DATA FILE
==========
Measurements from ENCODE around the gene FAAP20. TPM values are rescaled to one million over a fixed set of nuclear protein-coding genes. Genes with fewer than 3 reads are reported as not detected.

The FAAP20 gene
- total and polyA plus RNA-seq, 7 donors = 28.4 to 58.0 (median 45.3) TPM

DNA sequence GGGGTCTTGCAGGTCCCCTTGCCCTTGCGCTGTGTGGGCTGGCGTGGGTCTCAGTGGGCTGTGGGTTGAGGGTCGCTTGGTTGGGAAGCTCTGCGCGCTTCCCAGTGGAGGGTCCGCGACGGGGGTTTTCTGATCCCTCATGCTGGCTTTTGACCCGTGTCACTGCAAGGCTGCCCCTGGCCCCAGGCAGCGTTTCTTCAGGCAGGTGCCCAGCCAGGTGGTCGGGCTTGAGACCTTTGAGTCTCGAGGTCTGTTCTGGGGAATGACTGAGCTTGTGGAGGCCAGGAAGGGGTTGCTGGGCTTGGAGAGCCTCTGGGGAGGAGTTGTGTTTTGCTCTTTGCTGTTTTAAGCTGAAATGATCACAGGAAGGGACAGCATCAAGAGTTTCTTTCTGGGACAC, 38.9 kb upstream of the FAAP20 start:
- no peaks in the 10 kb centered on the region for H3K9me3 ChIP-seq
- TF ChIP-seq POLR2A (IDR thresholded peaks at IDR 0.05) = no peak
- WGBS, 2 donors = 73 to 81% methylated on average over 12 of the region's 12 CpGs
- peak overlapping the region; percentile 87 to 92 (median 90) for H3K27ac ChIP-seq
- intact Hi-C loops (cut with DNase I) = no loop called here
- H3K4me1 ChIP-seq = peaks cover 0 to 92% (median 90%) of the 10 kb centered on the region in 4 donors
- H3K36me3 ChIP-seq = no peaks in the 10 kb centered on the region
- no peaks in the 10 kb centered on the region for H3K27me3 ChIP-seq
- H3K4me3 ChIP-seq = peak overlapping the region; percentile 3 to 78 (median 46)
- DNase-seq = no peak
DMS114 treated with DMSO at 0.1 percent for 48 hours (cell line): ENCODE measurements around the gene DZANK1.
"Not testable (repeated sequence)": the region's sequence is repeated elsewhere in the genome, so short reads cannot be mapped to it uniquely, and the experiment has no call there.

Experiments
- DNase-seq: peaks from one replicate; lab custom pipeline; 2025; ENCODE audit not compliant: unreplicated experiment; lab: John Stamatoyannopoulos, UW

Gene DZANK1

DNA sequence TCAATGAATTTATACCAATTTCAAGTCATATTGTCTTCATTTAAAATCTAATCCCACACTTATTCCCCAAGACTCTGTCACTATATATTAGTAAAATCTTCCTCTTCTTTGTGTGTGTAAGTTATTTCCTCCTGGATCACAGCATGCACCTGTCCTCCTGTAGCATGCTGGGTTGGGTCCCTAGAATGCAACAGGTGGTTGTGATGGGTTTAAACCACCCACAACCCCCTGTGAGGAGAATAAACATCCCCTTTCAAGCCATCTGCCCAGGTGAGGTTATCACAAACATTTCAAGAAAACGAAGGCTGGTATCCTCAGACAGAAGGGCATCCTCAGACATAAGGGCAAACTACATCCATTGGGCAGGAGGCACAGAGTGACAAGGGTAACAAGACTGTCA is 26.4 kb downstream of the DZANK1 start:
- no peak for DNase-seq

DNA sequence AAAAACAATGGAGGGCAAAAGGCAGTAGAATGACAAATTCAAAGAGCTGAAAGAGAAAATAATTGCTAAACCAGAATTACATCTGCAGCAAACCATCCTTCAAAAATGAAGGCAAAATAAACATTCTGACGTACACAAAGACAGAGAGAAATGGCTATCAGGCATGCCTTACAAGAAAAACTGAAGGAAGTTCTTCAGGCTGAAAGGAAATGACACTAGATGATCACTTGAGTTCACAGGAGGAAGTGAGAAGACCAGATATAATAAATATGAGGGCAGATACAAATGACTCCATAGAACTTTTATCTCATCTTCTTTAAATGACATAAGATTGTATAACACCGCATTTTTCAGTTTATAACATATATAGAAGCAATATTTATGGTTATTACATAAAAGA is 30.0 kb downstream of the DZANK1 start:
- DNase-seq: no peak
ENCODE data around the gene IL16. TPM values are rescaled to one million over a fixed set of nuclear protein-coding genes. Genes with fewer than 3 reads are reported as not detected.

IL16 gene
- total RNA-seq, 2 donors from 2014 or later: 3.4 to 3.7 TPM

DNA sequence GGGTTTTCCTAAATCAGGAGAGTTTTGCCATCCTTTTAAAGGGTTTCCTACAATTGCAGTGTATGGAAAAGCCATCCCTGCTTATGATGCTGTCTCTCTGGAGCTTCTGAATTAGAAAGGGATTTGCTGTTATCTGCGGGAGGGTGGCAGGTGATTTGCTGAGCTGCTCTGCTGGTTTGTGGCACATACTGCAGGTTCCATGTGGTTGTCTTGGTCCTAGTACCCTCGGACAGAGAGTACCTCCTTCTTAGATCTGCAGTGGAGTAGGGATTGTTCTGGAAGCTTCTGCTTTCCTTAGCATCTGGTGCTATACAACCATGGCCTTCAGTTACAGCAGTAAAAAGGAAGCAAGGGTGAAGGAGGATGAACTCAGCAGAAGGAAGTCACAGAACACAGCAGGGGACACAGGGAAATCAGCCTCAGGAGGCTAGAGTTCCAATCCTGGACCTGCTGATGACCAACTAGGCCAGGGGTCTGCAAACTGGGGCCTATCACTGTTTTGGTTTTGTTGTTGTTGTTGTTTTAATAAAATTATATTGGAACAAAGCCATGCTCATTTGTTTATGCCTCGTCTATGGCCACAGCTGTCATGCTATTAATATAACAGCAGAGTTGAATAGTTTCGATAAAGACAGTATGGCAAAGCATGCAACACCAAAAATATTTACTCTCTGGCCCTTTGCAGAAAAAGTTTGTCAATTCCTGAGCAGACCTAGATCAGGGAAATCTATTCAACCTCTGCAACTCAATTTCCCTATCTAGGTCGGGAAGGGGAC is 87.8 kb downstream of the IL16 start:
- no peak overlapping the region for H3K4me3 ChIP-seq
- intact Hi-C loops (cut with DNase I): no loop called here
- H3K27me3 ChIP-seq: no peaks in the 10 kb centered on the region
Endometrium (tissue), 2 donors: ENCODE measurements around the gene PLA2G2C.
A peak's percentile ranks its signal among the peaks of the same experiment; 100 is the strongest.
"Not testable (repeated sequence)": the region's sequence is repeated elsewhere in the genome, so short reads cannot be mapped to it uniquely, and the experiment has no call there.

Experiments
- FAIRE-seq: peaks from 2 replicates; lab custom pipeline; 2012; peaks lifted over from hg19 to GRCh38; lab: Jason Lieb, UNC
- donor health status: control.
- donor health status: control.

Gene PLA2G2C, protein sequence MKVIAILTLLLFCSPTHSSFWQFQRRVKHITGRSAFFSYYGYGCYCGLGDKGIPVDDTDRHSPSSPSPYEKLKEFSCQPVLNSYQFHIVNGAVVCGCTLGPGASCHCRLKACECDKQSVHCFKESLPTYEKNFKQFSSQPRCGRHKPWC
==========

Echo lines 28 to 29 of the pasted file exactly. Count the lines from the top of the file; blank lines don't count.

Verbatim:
- no peak overlapping the region for H3K4me3 ChIP-seq
- intact Hi-C loops (cut with DNase I): no loop called here